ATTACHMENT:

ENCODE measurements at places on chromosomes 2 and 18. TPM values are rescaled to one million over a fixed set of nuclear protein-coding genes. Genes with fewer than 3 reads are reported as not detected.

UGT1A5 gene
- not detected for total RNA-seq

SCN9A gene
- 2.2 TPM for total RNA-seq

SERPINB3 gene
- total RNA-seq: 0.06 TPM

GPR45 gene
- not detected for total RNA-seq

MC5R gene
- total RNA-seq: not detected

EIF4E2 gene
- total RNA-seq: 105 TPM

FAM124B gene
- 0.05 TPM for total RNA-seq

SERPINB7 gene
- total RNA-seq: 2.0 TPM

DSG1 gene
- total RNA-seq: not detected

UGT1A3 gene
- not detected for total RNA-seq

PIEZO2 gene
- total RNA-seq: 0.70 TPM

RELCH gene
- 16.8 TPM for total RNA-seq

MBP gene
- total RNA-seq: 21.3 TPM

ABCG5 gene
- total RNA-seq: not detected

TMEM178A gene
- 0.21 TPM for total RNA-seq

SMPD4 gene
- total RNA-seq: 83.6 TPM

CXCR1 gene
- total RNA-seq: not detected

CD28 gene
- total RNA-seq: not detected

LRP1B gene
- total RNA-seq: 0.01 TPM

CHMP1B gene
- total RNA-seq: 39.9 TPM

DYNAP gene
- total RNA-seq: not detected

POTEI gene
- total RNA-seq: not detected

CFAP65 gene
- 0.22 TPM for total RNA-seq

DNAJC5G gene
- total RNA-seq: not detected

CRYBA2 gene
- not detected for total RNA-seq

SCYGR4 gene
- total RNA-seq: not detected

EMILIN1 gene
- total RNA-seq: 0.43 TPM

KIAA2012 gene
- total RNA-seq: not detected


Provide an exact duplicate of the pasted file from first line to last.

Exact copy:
ENCODE measurements at places on chromosomes 2 and 18. TPM values are rescaled to one million over a fixed set of nuclear protein-coding genes. Genes with fewer than 3 reads are reported as not detected.

UGT1A5 gene
- not detected for total RNA-seq

SCN9A gene
- 2.2 TPM for total RNA-seq

SERPINB3 gene
- total RNA-seq: 0.06 TPM

GPR45 gene
- not detected for total RNA-seq

MC5R gene
- total RNA-seq: not detected

EIF4E2 gene
- total RNA-seq: 105 TPM

FAM124B gene
- 0.05 TPM for total RNA-seq

SERPINB7 gene
- total RNA-seq: 2.0 TPM

DSG1 gene
- total RNA-seq: not detected

UGT1A3 gene
- not detected for total RNA-seq

PIEZO2 gene
- total RNA-seq: 0.70 TPM

RELCH gene
- 16.8 TPM for total RNA-seq

MBP gene
- total RNA-seq: 21.3 TPM

ABCG5 gene
- total RNA-seq: not detected

TMEM178A gene
- 0.21 TPM for total RNA-seq

SMPD4 gene
- total RNA-seq: 83.6 TPM

CXCR1 gene
- total RNA-seq: not detected

CD28 gene
- total RNA-seq: not detected

LRP1B gene
- total RNA-seq: 0.01 TPM

CHMP1B gene
- total RNA-seq: 39.9 TPM

DYNAP gene
- total RNA-seq: not detected

POTEI gene
- total RNA-seq: not detected

CFAP65 gene
- 0.22 TPM for total RNA-seq

DNAJC5G gene
- total RNA-seq: not detected

CRYBA2 gene
- not detected for total RNA-seq

SCYGR4 gene
- total RNA-seq: not detected

EMILIN1 gene
- total RNA-seq: 0.43 TPM

KIAA2012 gene
- total RNA-seq: not detected